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Political Report

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The Legislative Report
By SHEILAH PEPPER
The Gazette Staff
Over the next seven weeks, political campaigns statewide will kick into high gear. Governor Rick Perry and challenger Bill White will travel thousands of miles and spend substantial amounts of campaign cash across the state.
Labor Day saw the beginning of the respective advertising campaigns. On television, the ads will often be placed in news programs because it's believed that people who watch the news are more likely to vote.
The current atmosphere across the country and in Texas is to Perry's benefit. He has campaigned on an anti-Washington theme, often citing federal government interference with Texas. Perry told supporters recently that the November vote is about "taking our country back." Texas, in terms of the state's economy, continues to do better than the rest of the nation and this will likely put the wind at Perry's back this fall.
Additionally, polls show Republicans to be highly motivated and focused, which can benefit GOP candidates in terms of voter turnout.
White is campaigning on running state government more like a business, an unusual theme for Democrat. He was notably absent from the scene when President Obama made some fund raising stops in Texas.
It appears there will be no debate between Perry and White. It also appears that there may be few debates in other state races.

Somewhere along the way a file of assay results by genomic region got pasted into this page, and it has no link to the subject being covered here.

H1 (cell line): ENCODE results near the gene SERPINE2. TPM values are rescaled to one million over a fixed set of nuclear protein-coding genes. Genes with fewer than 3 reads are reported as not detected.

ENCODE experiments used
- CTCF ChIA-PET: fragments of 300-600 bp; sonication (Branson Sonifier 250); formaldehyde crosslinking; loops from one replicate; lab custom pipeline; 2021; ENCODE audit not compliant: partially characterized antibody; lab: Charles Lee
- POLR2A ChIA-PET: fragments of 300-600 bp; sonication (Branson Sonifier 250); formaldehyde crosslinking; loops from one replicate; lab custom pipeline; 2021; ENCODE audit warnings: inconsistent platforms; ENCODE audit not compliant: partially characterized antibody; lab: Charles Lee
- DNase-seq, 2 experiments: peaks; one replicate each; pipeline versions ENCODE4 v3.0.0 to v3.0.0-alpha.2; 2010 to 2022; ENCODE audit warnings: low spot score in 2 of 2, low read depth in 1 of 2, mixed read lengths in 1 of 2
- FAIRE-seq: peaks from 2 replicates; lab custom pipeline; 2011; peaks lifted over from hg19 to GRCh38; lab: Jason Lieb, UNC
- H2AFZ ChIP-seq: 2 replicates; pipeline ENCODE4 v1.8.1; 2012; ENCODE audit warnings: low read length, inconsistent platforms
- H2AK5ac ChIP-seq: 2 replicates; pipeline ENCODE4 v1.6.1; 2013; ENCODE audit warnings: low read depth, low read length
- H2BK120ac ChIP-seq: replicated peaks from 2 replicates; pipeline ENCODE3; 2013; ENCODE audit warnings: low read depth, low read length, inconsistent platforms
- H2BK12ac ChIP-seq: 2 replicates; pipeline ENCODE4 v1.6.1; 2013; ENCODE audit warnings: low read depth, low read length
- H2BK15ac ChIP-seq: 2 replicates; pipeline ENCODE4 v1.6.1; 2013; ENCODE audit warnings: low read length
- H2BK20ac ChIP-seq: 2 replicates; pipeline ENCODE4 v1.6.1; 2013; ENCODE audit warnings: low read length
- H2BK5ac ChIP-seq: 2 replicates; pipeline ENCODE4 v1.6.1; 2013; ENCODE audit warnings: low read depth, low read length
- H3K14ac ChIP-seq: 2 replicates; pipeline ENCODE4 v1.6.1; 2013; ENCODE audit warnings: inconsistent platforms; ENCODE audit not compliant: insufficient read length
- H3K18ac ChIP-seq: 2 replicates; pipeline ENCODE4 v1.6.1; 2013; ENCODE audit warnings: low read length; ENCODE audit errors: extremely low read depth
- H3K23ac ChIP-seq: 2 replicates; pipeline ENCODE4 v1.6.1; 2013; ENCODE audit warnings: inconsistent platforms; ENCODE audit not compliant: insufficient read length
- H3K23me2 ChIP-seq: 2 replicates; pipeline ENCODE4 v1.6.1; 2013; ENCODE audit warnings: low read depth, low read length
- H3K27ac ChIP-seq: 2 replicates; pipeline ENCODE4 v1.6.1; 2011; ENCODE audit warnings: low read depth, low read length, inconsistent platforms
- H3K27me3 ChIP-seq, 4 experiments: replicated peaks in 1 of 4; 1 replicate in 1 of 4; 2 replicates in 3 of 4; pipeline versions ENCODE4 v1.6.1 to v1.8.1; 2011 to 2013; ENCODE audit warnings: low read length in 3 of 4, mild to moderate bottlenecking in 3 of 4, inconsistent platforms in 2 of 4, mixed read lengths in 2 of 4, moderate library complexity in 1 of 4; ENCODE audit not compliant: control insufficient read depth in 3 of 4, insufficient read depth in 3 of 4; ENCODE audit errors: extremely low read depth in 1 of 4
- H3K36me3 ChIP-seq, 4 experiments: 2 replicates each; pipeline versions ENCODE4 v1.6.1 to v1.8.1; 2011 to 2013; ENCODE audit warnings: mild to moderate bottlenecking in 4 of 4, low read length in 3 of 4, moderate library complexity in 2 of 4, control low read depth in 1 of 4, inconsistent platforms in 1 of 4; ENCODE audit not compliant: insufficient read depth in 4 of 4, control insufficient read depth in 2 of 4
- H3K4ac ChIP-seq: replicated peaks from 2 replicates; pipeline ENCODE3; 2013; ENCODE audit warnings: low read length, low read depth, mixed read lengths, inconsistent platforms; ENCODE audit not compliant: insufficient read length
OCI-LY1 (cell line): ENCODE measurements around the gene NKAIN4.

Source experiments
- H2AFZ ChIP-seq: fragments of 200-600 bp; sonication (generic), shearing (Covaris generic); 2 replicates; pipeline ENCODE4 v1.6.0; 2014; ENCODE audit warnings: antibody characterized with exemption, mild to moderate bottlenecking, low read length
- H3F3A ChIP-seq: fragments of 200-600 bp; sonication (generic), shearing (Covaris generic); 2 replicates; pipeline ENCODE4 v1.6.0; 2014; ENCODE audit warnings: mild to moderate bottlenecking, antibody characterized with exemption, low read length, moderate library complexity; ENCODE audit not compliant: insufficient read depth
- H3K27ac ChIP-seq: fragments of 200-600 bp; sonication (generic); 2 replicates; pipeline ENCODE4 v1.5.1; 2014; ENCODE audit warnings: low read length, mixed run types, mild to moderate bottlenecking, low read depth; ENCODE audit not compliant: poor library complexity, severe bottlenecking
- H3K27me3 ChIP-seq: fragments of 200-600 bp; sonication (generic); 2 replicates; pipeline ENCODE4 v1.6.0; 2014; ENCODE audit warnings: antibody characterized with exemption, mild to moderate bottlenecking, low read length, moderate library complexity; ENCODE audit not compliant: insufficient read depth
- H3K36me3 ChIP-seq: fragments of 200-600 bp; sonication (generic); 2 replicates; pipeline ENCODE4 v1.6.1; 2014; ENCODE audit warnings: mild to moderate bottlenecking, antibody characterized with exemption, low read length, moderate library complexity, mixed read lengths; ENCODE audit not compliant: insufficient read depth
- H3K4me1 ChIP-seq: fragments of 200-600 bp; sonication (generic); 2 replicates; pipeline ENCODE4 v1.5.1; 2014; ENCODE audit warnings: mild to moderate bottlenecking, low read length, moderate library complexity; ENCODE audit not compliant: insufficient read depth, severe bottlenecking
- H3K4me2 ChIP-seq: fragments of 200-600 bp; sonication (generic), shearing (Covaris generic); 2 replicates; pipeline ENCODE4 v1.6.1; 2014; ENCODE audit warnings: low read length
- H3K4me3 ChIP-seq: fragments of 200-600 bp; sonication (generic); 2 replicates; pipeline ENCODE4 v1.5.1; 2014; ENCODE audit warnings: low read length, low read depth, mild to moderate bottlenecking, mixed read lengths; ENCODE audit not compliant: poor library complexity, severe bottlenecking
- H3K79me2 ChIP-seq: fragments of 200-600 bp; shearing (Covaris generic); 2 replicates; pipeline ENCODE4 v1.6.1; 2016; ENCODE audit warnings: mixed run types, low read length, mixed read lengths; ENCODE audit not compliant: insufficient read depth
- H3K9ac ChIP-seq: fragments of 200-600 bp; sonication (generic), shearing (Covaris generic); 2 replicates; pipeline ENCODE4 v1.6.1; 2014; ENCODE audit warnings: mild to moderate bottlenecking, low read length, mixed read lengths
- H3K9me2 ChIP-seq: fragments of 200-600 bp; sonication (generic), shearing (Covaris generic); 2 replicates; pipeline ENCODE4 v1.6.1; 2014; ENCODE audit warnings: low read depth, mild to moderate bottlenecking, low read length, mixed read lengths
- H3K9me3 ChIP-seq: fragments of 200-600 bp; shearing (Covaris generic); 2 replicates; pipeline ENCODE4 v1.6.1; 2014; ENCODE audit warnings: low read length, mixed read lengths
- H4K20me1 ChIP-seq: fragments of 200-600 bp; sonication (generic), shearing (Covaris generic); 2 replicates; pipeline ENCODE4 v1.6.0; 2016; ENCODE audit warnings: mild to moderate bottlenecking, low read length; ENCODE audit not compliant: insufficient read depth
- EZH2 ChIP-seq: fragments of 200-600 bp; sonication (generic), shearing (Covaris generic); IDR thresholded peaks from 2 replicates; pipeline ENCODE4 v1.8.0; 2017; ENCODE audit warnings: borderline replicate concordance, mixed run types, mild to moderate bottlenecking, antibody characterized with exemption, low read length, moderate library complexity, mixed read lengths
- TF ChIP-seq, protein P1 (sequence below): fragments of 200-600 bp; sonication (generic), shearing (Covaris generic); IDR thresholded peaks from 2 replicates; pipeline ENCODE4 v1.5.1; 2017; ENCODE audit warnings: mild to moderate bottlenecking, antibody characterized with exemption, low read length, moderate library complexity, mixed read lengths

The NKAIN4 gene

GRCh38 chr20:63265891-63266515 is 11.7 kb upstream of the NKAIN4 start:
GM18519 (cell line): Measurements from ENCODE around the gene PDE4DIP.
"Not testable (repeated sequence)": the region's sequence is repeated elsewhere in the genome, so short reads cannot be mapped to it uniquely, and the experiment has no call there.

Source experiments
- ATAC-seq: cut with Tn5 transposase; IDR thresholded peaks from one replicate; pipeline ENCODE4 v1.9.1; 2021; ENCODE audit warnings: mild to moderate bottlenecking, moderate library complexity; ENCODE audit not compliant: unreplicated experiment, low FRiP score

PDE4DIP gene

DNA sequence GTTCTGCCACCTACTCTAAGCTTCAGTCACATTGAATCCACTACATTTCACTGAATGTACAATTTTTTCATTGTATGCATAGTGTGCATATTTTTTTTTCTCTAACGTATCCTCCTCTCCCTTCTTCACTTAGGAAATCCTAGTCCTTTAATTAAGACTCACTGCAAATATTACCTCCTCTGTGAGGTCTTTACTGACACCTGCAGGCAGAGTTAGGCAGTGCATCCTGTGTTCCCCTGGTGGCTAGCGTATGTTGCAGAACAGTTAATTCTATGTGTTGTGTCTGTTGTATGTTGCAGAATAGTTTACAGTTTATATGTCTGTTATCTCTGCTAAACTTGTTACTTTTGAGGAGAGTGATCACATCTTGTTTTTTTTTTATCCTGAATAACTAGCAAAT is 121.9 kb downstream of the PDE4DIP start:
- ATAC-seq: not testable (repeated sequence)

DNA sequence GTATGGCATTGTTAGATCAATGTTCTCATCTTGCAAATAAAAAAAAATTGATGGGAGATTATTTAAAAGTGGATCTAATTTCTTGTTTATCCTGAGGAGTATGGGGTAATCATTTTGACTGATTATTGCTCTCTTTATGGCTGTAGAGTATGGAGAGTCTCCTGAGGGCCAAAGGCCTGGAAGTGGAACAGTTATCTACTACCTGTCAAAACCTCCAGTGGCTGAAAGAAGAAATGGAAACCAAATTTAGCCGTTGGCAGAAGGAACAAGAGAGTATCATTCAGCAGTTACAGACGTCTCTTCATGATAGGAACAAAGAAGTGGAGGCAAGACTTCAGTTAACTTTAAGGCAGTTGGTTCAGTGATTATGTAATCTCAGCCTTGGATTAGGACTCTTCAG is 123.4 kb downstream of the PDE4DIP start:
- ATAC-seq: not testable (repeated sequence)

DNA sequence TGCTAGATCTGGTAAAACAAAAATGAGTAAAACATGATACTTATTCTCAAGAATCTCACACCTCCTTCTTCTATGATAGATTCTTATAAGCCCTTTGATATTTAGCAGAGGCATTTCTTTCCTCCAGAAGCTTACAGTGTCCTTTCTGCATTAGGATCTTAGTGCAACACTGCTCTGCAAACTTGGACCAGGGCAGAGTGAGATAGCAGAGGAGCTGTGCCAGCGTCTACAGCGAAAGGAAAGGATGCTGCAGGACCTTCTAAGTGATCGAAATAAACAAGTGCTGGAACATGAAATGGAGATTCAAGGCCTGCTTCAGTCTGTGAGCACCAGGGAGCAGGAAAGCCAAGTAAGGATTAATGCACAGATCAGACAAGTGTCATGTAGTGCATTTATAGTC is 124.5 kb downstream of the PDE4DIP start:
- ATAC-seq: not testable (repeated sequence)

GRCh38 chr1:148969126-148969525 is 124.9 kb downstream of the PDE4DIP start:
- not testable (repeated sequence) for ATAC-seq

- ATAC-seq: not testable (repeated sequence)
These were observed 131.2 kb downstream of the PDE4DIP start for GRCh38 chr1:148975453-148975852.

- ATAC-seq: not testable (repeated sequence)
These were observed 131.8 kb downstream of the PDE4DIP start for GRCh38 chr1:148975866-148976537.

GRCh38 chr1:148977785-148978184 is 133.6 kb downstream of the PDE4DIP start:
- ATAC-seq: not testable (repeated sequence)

Two Republicans have decided not to participate in an Austin area debate moderated by the League of Women Voters. Ken Mercer, an incumbent and Marsha Farney, who is running for an open seat, said they did not want to head into an environment they see as possibly hostile.
Texas Republican Party Chairman Steve Munisteri said he had advised the two candidates to skip the debate because the League would be better described as the "League of Women Democrats." He provided a list showing that all six of the League's elected officers had voted in Democrat primaries in recent years.
The president of the Austin area branch of the League denied the charge saying that "We have never looked up our members' primary voting records."
However, many on the right have long believed that the League's top tier of officials was taken over by Democrats, beginning in the early to mid 90s.
One fairly major debate will take place in the race for Land Commissioner. Incumbent Republican Jerry Patterson will debate with Democrat challenger Hector Uribe, a former state senator.
Elections for the Texas House of Representatives will likely be hard fought. In January, the new Legislature will tackle the task of redistricting, a process that impacts political races, among other things, for a decade. House Republicans have organized their campaigns under the banner "Hands Off Texas!" echoing the Governor's anti-Washington campaign.